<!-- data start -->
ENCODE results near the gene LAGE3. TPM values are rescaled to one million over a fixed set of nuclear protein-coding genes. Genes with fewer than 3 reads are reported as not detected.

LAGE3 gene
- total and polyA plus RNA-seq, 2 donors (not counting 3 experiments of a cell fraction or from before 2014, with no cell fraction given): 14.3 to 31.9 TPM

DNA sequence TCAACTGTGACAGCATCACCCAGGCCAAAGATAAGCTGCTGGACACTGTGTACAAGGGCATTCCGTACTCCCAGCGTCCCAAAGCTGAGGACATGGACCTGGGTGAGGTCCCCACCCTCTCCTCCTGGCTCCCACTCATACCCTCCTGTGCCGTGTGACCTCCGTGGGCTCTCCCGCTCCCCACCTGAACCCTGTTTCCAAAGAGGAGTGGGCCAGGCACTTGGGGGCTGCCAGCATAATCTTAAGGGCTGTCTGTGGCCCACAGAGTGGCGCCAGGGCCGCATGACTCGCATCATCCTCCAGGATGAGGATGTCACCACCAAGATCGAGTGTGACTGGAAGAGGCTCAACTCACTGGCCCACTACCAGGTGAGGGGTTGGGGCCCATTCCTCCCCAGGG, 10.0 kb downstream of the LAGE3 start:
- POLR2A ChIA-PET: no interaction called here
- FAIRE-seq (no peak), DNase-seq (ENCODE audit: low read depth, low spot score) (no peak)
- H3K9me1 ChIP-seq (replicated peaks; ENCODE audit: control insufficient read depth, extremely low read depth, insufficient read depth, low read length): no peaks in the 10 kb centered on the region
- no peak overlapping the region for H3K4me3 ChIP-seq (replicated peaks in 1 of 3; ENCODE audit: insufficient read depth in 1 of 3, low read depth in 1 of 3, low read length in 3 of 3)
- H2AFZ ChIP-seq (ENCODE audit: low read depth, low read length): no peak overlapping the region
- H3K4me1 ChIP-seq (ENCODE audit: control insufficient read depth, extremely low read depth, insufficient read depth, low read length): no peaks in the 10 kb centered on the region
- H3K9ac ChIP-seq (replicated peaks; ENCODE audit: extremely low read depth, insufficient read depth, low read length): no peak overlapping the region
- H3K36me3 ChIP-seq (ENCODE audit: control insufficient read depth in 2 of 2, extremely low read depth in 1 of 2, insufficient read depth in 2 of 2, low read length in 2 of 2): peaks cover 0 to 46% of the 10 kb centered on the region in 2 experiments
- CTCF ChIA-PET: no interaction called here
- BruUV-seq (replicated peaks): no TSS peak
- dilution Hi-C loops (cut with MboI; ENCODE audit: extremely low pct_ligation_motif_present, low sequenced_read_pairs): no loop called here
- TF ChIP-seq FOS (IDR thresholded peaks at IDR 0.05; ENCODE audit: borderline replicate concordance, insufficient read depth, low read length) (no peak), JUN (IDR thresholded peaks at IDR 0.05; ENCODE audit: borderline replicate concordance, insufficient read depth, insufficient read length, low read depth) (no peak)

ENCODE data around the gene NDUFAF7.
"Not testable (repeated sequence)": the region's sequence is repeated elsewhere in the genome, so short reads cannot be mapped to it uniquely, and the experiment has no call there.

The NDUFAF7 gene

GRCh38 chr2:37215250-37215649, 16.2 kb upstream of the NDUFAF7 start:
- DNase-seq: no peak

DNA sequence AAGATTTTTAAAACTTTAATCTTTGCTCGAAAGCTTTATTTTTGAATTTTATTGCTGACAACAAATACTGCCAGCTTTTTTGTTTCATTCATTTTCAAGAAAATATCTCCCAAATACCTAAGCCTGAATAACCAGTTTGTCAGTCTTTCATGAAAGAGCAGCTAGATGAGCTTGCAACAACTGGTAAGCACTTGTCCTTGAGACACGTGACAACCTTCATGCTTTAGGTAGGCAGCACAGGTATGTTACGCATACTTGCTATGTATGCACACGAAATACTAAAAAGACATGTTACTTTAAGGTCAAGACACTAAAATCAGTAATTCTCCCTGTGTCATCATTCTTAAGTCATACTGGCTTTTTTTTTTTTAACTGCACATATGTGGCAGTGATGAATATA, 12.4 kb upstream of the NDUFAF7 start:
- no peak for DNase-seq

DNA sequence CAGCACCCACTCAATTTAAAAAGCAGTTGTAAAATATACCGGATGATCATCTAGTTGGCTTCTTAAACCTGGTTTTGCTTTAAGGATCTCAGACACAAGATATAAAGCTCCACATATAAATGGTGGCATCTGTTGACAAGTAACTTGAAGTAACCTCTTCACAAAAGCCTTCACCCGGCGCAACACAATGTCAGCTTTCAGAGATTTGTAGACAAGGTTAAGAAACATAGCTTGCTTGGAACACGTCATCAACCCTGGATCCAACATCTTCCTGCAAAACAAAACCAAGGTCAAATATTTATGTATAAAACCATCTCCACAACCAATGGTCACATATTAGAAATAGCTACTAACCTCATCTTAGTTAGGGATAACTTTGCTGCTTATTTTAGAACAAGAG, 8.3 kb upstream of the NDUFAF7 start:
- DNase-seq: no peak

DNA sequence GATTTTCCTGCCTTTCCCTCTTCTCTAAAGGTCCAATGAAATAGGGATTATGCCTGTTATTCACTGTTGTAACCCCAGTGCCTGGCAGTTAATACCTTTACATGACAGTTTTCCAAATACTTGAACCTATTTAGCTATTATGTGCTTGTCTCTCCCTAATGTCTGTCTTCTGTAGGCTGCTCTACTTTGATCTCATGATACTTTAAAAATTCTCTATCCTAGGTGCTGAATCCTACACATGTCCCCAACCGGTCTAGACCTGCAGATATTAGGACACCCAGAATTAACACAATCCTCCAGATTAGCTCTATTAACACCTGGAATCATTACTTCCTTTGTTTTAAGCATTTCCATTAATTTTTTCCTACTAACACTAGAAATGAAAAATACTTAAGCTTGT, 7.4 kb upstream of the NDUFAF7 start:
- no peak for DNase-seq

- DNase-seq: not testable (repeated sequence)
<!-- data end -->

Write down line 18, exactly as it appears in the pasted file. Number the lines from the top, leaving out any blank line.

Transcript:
"Not testable (repeated sequence)": the region's sequence is repeated elsewhere in the genome, so short reads cannot be mapped to it uniquely, and the experiment has no call there.